Category Archives: Legislative Updates

Yet another province increases its minimum wage – this time Alberta

2014 is shaping up to be the year of the minimum wage increase across Canada. As we reported back in May 2014, the general minimum wage in Ontario was raised from $10.25 per hour to $11.00 per hour as of June 1, 2014. Earlier this week on September 1, 2014, Alberta also raised its general minimum wage from $9.95 per hour to $10.20 per hour, which means that every jurisdiction in Canada has now passed the $10.00 general minimum wage barrier.

In the meantime, 7 other provinces and territories have either increased, or will shortly be increasing, their general minimum wage rate. A list of the new rates and the effective dates is set out below:

         Jurisdiction   Old rate         New rate       Effective date

  • Nova Scotia:      $10.30                $10.40                April 1 2014
  • Yukon                   $10.54                $10.72                April 1 2014
  • Quebec                 $10.15                 $10.35                May 1 2014
  • Ontario                 $10.25                $11.00                June 1 2014
  • Alberta                 $9.95                   $10.20                September 1 2014
  • Manitoba             $10.45                $10.70                October 1 2014
  • NFLD                     $10.00               $10.25                 October 1 2014
  • PEI                         $10.20                $10.35                 October 1 2014
  • Saskatchewan    $10.00               $10.20                 October 1 2014

The 3 provinces and territories that have not indicated an intention to change their general minimum wage rate are the following:

  • BC                            $10.25                                                May 1, 2012
  • NWT                      $10.00                                                April 1, 2011
  • Nunavut                $11.00                                                January 1, 2011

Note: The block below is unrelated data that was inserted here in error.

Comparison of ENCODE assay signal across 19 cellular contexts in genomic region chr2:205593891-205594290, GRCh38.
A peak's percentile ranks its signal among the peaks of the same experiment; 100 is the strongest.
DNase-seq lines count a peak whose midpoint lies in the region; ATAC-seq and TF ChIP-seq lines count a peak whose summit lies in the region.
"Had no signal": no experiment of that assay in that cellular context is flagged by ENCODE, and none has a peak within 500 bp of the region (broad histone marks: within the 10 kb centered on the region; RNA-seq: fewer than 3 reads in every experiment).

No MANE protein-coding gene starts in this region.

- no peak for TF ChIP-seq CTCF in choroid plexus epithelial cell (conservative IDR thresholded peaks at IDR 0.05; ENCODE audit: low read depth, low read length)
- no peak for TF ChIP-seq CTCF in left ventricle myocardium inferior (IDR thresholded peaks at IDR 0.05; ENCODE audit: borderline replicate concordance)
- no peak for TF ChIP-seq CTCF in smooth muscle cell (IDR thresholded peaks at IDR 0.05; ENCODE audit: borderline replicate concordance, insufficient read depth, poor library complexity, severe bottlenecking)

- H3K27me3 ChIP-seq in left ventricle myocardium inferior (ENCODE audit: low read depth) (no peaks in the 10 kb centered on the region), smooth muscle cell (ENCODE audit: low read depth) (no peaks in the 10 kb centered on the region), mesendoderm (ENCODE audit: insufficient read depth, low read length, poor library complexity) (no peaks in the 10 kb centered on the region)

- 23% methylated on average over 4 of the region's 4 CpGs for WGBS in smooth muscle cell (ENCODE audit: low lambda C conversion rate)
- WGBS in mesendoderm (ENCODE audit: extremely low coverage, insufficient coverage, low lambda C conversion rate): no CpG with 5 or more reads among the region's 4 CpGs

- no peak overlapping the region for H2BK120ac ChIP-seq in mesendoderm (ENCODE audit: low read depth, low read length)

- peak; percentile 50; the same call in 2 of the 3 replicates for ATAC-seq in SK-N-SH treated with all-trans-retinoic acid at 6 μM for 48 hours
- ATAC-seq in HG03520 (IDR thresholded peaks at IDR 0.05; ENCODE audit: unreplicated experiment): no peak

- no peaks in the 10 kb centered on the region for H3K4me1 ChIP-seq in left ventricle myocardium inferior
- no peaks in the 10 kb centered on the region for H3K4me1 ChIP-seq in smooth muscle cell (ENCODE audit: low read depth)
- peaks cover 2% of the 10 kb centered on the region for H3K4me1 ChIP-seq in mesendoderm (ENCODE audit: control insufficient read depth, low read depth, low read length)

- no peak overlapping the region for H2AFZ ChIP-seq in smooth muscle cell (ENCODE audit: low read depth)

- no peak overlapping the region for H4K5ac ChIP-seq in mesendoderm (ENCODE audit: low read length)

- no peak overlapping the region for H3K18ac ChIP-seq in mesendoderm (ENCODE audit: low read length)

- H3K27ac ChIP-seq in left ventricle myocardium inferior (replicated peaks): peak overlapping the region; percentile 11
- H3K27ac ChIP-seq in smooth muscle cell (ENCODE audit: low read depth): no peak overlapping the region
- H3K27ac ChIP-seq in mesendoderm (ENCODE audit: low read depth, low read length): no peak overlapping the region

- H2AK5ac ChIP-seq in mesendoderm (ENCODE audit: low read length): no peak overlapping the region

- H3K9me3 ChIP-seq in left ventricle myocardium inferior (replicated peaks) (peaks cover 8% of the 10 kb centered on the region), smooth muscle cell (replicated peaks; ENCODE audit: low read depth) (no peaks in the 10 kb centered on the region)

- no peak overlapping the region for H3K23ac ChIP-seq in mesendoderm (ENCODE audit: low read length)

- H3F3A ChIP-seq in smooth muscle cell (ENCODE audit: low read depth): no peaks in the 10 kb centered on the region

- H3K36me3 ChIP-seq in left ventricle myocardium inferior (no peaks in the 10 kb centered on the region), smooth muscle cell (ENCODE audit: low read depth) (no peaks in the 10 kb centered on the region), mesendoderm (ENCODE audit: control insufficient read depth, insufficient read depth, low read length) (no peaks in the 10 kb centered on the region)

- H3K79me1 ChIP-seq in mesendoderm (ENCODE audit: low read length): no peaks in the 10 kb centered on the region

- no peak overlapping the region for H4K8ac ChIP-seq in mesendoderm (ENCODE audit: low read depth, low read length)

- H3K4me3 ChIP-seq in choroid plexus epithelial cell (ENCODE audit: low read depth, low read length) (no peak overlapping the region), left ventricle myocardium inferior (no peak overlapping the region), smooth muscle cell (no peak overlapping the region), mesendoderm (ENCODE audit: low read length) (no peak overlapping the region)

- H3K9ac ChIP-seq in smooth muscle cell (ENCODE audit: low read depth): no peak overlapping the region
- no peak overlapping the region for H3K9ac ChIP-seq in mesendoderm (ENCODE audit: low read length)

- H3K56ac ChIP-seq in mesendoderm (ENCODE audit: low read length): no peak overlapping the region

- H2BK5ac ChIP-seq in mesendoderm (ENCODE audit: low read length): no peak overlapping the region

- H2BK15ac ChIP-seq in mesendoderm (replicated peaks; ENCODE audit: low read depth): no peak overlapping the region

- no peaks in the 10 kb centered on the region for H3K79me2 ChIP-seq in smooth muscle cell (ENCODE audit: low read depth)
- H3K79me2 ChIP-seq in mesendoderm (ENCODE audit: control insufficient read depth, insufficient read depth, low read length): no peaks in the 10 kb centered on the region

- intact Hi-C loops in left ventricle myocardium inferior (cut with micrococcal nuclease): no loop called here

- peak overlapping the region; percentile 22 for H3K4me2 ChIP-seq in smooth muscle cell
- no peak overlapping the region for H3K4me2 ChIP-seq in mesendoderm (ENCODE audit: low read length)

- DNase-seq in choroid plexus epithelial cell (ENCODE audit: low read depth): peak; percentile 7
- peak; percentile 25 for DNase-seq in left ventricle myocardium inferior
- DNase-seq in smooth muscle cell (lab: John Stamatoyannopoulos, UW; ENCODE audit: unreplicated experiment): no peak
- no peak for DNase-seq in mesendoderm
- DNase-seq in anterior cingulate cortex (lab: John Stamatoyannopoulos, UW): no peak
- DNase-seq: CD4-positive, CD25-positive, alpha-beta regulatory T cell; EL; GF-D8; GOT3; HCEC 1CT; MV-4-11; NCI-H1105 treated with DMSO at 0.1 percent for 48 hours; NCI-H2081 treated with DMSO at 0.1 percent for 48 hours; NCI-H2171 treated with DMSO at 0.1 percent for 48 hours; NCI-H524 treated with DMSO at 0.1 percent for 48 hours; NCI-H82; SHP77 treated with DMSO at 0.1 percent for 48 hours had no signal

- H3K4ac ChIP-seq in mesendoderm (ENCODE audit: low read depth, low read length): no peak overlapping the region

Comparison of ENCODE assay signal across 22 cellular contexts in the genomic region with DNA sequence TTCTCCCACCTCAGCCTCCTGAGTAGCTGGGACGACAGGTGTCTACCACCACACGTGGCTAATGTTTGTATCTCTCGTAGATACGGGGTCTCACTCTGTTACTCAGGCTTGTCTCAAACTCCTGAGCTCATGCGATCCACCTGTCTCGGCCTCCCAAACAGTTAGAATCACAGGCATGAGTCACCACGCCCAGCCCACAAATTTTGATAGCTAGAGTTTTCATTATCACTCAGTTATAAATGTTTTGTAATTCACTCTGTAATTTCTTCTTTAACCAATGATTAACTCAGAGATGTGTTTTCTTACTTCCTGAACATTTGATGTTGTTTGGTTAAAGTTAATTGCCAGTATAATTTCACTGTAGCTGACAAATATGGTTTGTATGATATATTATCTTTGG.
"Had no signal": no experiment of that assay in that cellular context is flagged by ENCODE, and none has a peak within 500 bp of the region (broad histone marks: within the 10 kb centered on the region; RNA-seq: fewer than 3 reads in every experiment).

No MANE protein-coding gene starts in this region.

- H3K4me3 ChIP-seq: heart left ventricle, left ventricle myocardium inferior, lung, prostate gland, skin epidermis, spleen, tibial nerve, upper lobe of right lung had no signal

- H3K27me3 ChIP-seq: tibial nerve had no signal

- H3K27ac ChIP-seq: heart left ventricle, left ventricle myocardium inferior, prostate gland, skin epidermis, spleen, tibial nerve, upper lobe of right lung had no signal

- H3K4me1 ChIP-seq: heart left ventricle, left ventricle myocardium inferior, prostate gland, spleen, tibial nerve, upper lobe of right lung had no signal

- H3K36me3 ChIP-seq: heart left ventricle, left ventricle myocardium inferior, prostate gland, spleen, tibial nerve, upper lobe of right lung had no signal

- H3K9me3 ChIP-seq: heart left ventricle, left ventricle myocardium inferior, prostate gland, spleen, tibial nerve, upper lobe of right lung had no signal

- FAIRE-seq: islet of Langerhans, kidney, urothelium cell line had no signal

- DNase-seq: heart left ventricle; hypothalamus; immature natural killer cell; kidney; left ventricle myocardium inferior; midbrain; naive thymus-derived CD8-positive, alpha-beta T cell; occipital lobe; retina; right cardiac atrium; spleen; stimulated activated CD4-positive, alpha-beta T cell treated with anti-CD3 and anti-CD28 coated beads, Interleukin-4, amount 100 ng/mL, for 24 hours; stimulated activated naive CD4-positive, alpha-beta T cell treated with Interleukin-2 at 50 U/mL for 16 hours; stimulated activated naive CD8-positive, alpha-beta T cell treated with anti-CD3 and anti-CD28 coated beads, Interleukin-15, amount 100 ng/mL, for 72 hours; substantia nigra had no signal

It appears that the next trend in the area of minimum wage rates is the indexing of those rate to changes in the Consumer Price Index. Currently, Nova Scotia and Yukon both adjust their general minimum wage rate annually on April 1 to match the increase (if any) in the Consumer Price Index. Ontario is currently considering legislation (which has not yet passed) that would implement a similar process in Ontario with indexing to begin on October 1, 2015.

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Filed under Employment, Employment Standards, Employment Standards Act, Legislative Updates

Occupational Health and Safety Awareness and Training Regulation

Beginning July 1, 2014, Ontario employers must ensure their workers and supervisors complete a basic occupational health and safety awareness training program that complies with the Occupational Health and Safety Awareness and Training Regulation (O. Reg. 297/13) under the Occupational Health and Safety Act (OHSA).

The following are the general requirements of the Regulation:

For Employers:
• ensure workers complete a basic occupational health and safety awareness program
• ensure supervisors complete a basic occupational health and safety awareness program within one week of working as a supervisor
• maintain records of the training completed by workers and supervisors
• provide workers and supervisors with written proof of completion of the training, if requested